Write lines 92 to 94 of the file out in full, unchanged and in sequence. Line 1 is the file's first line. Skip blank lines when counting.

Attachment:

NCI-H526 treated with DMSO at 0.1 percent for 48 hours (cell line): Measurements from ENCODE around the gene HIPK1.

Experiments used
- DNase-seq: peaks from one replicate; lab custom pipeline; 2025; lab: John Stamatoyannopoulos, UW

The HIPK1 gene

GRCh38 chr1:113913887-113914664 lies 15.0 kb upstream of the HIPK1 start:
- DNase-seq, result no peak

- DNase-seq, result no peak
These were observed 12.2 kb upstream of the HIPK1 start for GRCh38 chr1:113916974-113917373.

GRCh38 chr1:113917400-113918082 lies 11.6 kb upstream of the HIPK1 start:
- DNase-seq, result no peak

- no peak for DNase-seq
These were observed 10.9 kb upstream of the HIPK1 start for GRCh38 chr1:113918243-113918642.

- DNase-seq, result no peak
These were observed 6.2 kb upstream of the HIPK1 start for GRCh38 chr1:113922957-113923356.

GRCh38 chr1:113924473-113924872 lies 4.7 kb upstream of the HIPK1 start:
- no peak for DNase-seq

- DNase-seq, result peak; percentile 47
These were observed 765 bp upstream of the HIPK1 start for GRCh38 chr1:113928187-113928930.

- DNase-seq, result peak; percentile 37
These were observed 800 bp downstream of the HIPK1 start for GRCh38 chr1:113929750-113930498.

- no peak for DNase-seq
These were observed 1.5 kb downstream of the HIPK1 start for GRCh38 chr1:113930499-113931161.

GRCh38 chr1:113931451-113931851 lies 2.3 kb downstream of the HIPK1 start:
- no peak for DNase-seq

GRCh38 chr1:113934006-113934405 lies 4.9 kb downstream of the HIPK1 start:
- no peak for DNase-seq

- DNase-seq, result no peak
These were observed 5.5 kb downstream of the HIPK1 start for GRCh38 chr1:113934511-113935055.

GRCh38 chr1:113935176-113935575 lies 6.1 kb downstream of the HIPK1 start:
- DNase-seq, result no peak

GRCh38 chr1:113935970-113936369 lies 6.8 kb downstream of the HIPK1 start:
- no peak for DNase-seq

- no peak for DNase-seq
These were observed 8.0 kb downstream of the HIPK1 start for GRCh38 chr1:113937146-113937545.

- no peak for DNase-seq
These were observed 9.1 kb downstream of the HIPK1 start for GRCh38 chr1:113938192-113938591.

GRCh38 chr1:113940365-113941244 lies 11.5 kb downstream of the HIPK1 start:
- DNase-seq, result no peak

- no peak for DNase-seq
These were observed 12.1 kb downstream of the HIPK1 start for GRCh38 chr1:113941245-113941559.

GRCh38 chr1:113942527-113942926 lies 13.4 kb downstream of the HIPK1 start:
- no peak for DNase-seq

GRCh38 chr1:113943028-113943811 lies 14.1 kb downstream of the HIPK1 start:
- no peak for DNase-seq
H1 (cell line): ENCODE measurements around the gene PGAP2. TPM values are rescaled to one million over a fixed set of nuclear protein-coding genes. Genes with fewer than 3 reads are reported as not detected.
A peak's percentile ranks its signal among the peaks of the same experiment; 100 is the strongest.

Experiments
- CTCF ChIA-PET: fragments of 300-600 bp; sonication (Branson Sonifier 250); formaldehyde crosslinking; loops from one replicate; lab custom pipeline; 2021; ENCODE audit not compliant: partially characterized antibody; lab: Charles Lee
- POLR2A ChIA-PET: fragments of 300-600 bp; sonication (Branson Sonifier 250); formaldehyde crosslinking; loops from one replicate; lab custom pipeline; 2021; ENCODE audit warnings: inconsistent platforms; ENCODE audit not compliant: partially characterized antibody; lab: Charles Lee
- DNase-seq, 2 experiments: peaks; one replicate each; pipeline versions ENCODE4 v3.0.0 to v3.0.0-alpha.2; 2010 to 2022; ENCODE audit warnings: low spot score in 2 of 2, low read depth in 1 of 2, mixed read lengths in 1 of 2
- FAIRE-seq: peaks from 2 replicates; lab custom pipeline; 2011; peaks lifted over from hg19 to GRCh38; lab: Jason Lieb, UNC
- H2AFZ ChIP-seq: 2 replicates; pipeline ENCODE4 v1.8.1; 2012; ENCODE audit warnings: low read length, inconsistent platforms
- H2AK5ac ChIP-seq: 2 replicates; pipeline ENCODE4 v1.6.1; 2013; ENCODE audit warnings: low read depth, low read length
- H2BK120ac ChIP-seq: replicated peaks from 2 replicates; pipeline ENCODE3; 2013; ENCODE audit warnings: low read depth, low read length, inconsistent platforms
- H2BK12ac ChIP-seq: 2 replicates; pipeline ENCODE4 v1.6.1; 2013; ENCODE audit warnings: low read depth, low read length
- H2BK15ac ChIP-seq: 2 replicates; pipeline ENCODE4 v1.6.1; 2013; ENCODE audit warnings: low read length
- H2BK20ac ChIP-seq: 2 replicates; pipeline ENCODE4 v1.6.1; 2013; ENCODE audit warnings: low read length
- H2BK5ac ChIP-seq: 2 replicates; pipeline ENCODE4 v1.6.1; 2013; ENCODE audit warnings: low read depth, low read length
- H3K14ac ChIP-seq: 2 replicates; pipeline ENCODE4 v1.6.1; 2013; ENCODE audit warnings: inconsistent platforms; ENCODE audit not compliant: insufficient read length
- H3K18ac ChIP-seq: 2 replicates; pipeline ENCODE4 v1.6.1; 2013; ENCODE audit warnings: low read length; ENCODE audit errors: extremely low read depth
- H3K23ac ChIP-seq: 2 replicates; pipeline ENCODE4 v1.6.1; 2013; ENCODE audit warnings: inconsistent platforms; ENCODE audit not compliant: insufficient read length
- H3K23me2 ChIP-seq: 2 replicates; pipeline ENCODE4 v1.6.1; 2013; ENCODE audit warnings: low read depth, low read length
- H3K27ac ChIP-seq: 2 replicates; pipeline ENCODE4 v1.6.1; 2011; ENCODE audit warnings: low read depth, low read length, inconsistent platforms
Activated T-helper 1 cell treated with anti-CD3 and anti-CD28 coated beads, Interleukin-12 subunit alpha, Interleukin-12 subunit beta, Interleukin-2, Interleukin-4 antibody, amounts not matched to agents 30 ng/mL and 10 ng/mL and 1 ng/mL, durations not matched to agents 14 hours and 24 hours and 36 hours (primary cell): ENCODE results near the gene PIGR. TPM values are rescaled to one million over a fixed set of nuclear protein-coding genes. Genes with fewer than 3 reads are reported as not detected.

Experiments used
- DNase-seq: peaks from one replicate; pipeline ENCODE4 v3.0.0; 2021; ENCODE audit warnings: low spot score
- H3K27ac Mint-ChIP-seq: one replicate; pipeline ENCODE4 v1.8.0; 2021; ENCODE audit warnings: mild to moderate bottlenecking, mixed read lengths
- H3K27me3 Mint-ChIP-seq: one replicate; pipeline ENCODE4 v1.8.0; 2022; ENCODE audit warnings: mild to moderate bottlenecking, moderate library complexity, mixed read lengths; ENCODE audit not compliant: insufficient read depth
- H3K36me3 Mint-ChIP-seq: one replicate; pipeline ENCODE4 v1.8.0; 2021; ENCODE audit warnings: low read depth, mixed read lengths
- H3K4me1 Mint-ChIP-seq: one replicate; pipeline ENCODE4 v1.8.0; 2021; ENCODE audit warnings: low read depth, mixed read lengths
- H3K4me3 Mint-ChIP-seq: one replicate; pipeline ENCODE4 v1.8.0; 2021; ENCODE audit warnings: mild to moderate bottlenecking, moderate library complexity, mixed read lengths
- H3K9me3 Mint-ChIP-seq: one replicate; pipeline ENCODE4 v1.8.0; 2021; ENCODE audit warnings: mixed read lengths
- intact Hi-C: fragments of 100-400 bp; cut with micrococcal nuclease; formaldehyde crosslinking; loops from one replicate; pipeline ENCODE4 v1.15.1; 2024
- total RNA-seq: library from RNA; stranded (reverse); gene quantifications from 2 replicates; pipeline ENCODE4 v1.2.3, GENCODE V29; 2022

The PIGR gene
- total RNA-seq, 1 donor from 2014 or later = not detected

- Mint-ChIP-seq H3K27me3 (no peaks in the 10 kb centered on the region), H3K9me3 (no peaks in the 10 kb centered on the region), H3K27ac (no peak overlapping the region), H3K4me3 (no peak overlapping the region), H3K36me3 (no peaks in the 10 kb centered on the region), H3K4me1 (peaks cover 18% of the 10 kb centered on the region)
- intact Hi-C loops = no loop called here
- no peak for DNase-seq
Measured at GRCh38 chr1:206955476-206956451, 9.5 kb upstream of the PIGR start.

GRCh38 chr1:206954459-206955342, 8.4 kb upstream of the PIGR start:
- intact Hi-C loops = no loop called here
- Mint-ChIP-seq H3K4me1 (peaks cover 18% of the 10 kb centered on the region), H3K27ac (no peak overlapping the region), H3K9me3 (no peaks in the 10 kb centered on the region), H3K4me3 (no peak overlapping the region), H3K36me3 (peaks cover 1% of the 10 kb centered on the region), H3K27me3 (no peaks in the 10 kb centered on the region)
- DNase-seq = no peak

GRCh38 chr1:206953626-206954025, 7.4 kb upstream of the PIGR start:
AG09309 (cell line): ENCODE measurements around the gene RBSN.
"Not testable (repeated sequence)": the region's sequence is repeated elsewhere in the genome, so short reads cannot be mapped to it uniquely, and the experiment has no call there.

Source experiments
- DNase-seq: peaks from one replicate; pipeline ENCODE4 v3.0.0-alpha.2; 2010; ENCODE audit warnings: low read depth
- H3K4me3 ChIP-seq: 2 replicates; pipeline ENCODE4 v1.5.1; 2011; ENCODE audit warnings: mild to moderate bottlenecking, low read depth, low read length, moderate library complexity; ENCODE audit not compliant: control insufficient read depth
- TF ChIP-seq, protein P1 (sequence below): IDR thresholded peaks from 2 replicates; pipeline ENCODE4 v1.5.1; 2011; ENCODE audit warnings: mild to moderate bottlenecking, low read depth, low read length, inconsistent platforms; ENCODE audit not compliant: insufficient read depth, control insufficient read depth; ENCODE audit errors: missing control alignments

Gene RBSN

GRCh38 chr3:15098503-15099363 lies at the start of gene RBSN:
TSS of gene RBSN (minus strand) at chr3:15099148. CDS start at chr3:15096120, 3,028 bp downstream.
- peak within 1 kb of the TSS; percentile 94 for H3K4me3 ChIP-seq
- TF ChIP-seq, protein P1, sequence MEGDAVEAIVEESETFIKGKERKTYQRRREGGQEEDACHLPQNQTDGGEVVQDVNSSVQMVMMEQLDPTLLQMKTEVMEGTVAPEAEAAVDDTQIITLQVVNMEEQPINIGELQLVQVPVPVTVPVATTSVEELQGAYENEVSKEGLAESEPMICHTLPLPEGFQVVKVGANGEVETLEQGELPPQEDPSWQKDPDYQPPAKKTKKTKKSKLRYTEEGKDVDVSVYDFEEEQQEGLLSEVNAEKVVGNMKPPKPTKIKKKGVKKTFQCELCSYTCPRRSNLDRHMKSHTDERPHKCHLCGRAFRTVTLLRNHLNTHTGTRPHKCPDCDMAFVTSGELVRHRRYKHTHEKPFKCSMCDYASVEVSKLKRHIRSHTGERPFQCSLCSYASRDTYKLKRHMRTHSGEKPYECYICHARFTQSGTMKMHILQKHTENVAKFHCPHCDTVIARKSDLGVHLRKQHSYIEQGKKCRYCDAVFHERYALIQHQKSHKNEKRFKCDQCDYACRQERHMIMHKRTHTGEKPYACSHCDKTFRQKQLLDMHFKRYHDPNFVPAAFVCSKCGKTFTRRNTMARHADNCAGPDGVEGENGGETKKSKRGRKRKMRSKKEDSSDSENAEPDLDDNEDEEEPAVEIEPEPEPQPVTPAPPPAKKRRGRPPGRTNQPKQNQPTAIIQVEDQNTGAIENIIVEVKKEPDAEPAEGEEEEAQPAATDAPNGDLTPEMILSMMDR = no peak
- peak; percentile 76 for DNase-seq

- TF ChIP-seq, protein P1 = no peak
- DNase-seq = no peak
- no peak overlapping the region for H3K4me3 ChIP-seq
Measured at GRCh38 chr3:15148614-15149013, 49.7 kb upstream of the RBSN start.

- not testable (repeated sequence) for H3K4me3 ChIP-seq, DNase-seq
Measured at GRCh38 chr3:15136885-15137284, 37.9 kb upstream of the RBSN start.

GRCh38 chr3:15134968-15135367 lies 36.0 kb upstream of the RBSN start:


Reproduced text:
Gene RBSN

GRCh38 chr3:15098503-15099363 lies at the start of gene RBSN:
TSS of gene RBSN (minus strand) at chr3:15099148. CDS start at chr3:15096120, 3,028 bp downstream.